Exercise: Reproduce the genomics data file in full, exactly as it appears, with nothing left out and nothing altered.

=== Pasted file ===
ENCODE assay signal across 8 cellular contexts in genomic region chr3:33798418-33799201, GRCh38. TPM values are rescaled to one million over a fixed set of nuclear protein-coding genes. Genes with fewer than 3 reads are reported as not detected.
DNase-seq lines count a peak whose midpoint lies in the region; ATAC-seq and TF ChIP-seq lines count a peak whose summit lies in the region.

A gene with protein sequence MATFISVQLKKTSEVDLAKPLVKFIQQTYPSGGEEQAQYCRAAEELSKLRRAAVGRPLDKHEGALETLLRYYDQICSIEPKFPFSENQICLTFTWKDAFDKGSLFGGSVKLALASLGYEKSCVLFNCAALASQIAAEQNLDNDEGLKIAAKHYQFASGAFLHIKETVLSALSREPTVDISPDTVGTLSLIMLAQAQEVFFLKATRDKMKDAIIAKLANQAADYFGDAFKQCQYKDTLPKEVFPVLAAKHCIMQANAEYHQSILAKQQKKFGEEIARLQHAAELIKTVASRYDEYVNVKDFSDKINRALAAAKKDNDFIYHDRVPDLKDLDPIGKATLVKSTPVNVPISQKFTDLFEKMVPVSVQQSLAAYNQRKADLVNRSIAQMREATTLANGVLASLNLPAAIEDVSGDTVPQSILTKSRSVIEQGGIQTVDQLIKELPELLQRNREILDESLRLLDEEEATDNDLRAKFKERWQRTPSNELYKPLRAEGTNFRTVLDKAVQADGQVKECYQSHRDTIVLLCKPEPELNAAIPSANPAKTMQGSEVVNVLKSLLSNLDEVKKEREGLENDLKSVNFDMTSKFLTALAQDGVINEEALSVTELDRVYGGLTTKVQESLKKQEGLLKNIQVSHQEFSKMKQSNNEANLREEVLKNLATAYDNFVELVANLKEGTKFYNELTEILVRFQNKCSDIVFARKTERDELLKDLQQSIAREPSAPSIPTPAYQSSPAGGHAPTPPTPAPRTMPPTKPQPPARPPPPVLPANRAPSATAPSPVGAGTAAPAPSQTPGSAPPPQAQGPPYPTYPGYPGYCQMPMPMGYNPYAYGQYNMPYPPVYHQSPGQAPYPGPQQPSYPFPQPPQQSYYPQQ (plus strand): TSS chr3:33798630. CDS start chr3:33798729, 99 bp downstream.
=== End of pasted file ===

ENCODE assay signal across 8 cellular contexts in genomic region chr3:33798418-33799201, GRCh38. TPM values are rescaled to one million over a fixed set of nuclear protein-coding genes. Genes with fewer than 3 reads are reported as not detected.
DNase-seq lines count a peak whose midpoint lies in the region; ATAC-seq and TF ChIP-seq lines count a peak whose summit lies in the region.

A gene with protein sequence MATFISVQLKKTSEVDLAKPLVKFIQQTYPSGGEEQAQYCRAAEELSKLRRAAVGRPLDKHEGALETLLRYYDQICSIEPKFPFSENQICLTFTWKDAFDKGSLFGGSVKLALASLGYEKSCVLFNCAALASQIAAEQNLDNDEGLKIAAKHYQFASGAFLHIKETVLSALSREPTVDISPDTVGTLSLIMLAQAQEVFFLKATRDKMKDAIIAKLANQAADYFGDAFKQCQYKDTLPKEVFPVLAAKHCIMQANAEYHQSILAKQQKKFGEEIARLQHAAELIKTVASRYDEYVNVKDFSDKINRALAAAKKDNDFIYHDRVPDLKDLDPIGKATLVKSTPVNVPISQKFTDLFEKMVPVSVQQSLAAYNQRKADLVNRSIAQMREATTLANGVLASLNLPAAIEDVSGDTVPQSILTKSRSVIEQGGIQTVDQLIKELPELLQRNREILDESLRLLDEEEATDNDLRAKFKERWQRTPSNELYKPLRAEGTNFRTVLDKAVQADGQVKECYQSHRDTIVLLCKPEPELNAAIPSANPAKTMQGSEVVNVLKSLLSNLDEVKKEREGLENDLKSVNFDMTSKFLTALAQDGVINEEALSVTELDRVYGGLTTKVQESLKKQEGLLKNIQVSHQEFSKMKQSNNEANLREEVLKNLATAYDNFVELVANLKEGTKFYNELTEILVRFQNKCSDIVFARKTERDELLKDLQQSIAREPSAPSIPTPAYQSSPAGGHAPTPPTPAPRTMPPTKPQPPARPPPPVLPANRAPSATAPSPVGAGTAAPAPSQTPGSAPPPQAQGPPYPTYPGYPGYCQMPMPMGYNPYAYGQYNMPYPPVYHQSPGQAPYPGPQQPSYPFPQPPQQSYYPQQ (plus strand): TSS chr3:33798630. CDS start chr3:33798729, 99 bp downstream.